There’s been a lot of focus in the last several years (really, since Columbine in 1999) on bullying, mostly in schools. Why is bullying so rampant? How do we combat it? Why does it seem to be getting worse? What can we do to protect our children from it?
Everyone’s so worried about it. People are pulling their kids out of school. They are calling for school policy reform. They are calling for anti-bullying measures. They cannot figure out where this is coming from.
But the answer is obvious.
It is coming from the parents.
Adults Bully Too
Yes…the parents. Look no further than your average mom or dad. Heck, look no further than your average online discussion! Look how badly full grown adults behave when they think they can get away with it. People are downright nasty to others who have different opinions than they do. And when they’re angry, they often resort to name calling, insulting a person’s image/attractiveness/weight, belittling, and more.
That’s bullying, folks.
When you’re rude to someone because they are different than you are, that’s bullying. And maybe you don’t see it that way because adults don’t follow one person around for weeks, months, years on end, tormenting that one person in particular. But adults don’t really have those same opportunities, because they’re not in a setting that allows them access to one person for that long. But in school…that’s exactly what kids have.
If someone cuts you off in traffic and you scream out the window and swear…that’s bullying. Even if you yell and swear inside your car and the other person doesn’t hear, but your kids do…that’s bullying. (They’re getting the message that when someone does something you don’t like, that’s how you handle it.)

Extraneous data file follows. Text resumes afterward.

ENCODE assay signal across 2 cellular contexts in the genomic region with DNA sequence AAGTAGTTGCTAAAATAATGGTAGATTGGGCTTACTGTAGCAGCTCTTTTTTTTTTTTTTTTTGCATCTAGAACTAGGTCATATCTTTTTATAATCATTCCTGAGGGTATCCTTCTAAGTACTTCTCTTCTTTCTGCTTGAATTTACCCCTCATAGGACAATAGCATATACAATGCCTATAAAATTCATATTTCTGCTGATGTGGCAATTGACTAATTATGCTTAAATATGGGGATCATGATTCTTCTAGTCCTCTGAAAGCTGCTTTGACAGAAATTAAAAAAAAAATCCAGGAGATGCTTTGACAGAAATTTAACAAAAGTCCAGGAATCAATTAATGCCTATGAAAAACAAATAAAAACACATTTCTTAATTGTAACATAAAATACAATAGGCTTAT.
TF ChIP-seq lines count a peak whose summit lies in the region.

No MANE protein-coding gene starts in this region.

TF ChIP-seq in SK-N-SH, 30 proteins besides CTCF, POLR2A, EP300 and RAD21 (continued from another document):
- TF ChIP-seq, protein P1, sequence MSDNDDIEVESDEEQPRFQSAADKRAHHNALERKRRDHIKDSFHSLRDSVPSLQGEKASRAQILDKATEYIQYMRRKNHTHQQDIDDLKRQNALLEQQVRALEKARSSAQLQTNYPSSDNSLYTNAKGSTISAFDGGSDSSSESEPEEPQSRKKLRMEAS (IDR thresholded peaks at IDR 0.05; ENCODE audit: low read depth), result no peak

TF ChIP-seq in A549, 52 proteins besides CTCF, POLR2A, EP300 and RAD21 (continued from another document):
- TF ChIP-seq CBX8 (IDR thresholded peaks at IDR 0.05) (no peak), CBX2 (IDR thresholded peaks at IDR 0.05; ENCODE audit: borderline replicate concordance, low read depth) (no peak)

If a service person makes a mistake, is slow to serve you, or otherwise annoys you and you are rude and snippy to them, that’s bullying.
If you’re watching TV and you’re making comments about how ugly a person is, or stupid a person is, or otherwise being judgmental, that’s bullying. It doesn’t matter that they can’t hear you…your children are listening.
And when children see and hear these things, they think it is okay. They think they can talk to their peers this way. They don’t see a difference between judging strangers on TV and judging kids they go to school with. They’ve gotten the message that certain things are wrong, weird, or bad — and they’ll be ready to point it out and make fun of kids who personify those traits.
Adult Bullying Isn’t Innocent
But oh, come on. It’s all innocent! The “true” bullies are the ones who have serious psychological problems, whose parents abuse them, who are truly narcissistic.
That’s true sometimes. But not really. Most bullies, they say, actually have a lot of friends and very high self-esteem. They aren’t damaged or abused. They don’t bully because they’re screwed up. They bully because they feel strong, proud, and righteous. Which is why the “average” kid observing parents who bully can be dangerous.
But, all those adults saying those things…that’s not really bullying. I mean, not really….